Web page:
Because I do not want peels in the soup I used a simple chefs trick to remove the peels.

You’ll need:
Pan deep enough to cover tomatoes with water
paring knife

Boil the water
Using your paring knife score the top of the tomato cross wise
Immerse into hot water, reduce the heat!
Peel will come off after about 5 minutes
Take tomatoes out of the water and once they are cooler gently peel the skin off.

For the Gazpacho
4 tomatoes, I prefer vine ripened for taste
1 shallot
garlic, 2-3 cloves
2 tbs olive oil
2-4 Basil leaves
salt and pepper to taste.
Prepare tomatoes
saute shallot with garlic in olive oil until soft
in a food processor mix all ingredients together but do not overmix.
Keep one basil leaf on the side, cut it fine
At this point you can decide how thick you want the soup by slowly adding water to the mixture.
Cover and chill, when you are ready to serve it taste and add salt and pepper if needed.
Garnish with basil.


Spicy Baby

In anticipation for a Graduation party this weekend I decided to clean my kitchen up and get rid of broken plastic cups as well as other small clutter that tends to amass there.
My cleaning faeries had been here Wednesday prior so it was surface clean.
I was ruthless, the kitchen is not terribly cluttered but what was I going to do with 2 metal tins that were empty?
How about the Bazillion spices that were holding a cabinet hostage?
I had brand new Penzey’s spices cluttering up my sideboard that needed to go somewhere.


I have to backtrack here a little to when I was younger and my brother and I would make “recipes” by mixing my mom’s spices together.
I remember being scolded over wasting good spices.
It was such fun though!
Once I was an adult and living in the US I started collecting spices, as a result my spice cabinet is to the brim.
I never throw anything out either, it feels as if I’m truly wasting the spices if I do.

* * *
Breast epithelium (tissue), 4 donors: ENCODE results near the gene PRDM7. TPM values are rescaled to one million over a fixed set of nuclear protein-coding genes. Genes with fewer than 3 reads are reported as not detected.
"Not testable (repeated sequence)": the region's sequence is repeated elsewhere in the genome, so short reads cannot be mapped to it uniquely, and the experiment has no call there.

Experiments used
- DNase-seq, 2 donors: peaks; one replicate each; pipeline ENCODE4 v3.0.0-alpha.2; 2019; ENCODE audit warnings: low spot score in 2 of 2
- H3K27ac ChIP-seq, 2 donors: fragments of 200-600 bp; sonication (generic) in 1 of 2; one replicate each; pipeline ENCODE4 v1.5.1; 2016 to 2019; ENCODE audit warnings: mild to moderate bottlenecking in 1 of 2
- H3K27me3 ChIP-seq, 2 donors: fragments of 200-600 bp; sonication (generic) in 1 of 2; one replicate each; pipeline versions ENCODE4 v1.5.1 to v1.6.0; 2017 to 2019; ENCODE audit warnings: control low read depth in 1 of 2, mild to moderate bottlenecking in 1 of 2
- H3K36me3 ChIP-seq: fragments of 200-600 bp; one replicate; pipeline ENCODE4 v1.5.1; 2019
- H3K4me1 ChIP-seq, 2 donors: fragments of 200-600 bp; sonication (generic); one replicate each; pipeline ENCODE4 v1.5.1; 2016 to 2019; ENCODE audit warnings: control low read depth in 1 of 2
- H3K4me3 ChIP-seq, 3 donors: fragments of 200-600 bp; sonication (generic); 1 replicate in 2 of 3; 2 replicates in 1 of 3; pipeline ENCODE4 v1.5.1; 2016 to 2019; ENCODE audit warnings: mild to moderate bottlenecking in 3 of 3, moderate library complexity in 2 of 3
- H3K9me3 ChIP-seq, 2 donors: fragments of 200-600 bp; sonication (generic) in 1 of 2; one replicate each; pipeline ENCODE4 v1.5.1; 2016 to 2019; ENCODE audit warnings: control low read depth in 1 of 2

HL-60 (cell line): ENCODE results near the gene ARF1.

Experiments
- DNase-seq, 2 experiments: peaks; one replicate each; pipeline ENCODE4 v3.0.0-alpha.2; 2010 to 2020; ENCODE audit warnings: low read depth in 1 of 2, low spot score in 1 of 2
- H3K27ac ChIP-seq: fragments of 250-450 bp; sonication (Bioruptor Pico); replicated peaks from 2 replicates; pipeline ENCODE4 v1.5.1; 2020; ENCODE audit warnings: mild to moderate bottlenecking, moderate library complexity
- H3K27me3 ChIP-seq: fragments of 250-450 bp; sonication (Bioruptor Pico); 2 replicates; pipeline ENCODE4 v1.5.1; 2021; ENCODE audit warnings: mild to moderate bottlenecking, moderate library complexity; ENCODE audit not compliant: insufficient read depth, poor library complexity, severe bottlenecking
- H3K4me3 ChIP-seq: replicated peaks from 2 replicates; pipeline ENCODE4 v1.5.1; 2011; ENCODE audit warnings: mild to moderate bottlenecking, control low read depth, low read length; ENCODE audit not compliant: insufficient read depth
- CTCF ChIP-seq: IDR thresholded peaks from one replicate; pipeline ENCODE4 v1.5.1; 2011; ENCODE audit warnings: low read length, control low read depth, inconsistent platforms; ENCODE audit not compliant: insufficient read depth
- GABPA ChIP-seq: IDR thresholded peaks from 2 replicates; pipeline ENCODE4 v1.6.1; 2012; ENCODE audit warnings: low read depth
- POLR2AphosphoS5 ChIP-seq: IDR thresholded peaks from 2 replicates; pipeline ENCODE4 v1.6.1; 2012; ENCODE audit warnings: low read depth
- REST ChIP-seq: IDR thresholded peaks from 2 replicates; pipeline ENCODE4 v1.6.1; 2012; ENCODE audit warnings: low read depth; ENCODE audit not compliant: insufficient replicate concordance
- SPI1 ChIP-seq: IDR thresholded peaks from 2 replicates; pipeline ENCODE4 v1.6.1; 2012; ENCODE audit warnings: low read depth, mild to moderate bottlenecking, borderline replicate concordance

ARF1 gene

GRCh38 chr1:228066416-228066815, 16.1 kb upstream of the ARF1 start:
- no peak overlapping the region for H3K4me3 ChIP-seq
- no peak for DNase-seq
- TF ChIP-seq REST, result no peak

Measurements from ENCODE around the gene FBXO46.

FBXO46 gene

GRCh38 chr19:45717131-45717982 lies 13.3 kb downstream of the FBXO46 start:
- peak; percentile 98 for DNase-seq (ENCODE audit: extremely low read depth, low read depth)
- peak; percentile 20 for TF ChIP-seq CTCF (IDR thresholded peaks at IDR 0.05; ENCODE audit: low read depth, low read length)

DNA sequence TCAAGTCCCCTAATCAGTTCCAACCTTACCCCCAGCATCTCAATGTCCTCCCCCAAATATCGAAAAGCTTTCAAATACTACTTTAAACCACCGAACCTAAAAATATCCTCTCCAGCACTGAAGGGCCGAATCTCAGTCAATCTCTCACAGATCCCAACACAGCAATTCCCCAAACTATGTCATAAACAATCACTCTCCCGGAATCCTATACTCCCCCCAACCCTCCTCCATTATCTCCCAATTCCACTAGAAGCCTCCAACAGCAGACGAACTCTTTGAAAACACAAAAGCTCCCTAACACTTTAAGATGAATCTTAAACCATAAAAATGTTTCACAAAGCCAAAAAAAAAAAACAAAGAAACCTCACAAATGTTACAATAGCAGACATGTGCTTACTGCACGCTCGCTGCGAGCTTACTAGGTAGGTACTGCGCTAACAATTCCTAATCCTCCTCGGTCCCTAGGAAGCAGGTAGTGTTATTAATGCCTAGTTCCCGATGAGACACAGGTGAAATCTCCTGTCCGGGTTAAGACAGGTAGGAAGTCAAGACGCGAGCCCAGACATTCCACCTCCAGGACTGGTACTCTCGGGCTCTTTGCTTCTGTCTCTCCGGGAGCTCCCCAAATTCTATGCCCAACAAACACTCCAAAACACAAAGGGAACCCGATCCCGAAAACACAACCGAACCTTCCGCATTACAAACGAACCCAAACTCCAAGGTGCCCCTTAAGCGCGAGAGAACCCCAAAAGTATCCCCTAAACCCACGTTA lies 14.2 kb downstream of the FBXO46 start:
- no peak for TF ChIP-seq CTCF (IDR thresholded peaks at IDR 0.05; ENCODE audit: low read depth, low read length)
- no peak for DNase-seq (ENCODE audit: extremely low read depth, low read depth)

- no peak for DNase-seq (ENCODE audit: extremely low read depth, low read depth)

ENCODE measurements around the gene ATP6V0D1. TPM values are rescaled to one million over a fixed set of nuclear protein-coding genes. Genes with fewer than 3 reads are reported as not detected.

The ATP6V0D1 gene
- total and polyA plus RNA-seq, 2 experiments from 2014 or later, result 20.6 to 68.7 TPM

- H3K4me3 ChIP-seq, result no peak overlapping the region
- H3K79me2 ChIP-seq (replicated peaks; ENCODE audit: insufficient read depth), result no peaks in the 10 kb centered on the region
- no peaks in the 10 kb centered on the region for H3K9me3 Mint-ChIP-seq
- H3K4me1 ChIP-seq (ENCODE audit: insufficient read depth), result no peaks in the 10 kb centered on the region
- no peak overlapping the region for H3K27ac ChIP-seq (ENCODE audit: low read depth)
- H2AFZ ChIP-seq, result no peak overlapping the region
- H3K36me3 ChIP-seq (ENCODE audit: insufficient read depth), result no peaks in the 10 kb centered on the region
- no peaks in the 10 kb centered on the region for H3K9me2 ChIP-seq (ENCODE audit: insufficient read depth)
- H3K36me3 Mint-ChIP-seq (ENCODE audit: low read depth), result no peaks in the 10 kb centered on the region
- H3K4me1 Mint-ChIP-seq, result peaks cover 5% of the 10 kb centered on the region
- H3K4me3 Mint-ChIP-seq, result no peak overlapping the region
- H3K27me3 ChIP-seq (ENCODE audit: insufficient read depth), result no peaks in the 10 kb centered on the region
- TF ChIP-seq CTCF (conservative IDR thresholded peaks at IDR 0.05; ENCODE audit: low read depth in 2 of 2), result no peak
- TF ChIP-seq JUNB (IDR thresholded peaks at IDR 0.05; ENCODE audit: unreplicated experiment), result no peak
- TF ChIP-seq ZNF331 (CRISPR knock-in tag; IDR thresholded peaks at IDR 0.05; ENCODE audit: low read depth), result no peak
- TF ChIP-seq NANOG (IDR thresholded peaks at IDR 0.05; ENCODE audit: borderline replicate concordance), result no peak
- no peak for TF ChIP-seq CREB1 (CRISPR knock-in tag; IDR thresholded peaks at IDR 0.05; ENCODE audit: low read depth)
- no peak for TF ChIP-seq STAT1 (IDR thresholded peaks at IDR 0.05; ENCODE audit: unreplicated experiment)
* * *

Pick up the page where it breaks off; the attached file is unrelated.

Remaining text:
The staples such as salt and pepper, nutmeg and paprika we go through pretty fast.
The more exotic spices linger for much longer.
I have spices that span a few countries, mostly Asian, Indian or Indonesian.
As a result opening the spice cabinet is a little trip to a different country with lovely smells all mixed together.
But I have new spices, spices that are more “American” such as Shallot Pepper and Shallot Salt.
This company is a Genius!
Shallot anything makes me happy.
They had to bring in more shallots at my local grocery store because I was buying it all up.
2 little heads of shallots lasts one meal in this house and they were not cutting it with 4 on the shelf.
I would feel bad if I bought it all at one time so one day I just asked and now they carry at least a pound or two worth.

I tackled the cabinet and here is the result, the new spices are contained and not allowed to mingle with the older spices just yet.
I couldn’t throw too much away because I need to figure which is oldest or used the least.
Lemon pepper however was the first to go together with a very suspicious bag of marshmellows no doubt put there by Himself.
Yummy, Curry flavored sugar!


I think a trip to the organizational store is in order.

And is it ever ok to throw out salt?
It seems I have 3 containers, don’t use that anymore.
Because after all, isn’t it bad luck?

Bad luck will follow the spilling of salt unless a pinch is thrown over the left shoulder into the face of the devil waiting there.

Enjoy your weekend!

It’s warm, I’m not cooking much.

Graduation is right around the corner for my youngest and the weather has finally turned warm,very warm.
Ventilation in our house isn’t the greatest and Himself year after year proclaims we do not need air-conditioning.
Our kitchen is open and in the center of the house.
In the summer it becomes a “sport” to figure out how to cook the least in the oven or stove.
This salad is fresh and easy to make on short notice and requires no cooking.
It goes well with anything from the grill.

Cucumber tomato salad.

1 container cherry tomatoes or
2-3 vine ripened tomatoes
1 cucumber
3 ounces of feta
16-20 Kalamata olives
2 table spoons olive oil
1/2 to 1 tablespoon balsamic vinegar
salt and pepper to taste
If you are using regular tomatoes cut them in 8 parts (quarters?)
Peel and cut cucumber in 1-2 inch cubes
Combine olive oil and vinegar with salt and pepper and set aside.

I don’t like to make this too much ahead as the tomatoes get mushy and the cheese tends to take on too much of the dressing.


First day of Summer Camp, let’s grill!

Easy days ahead with summer looming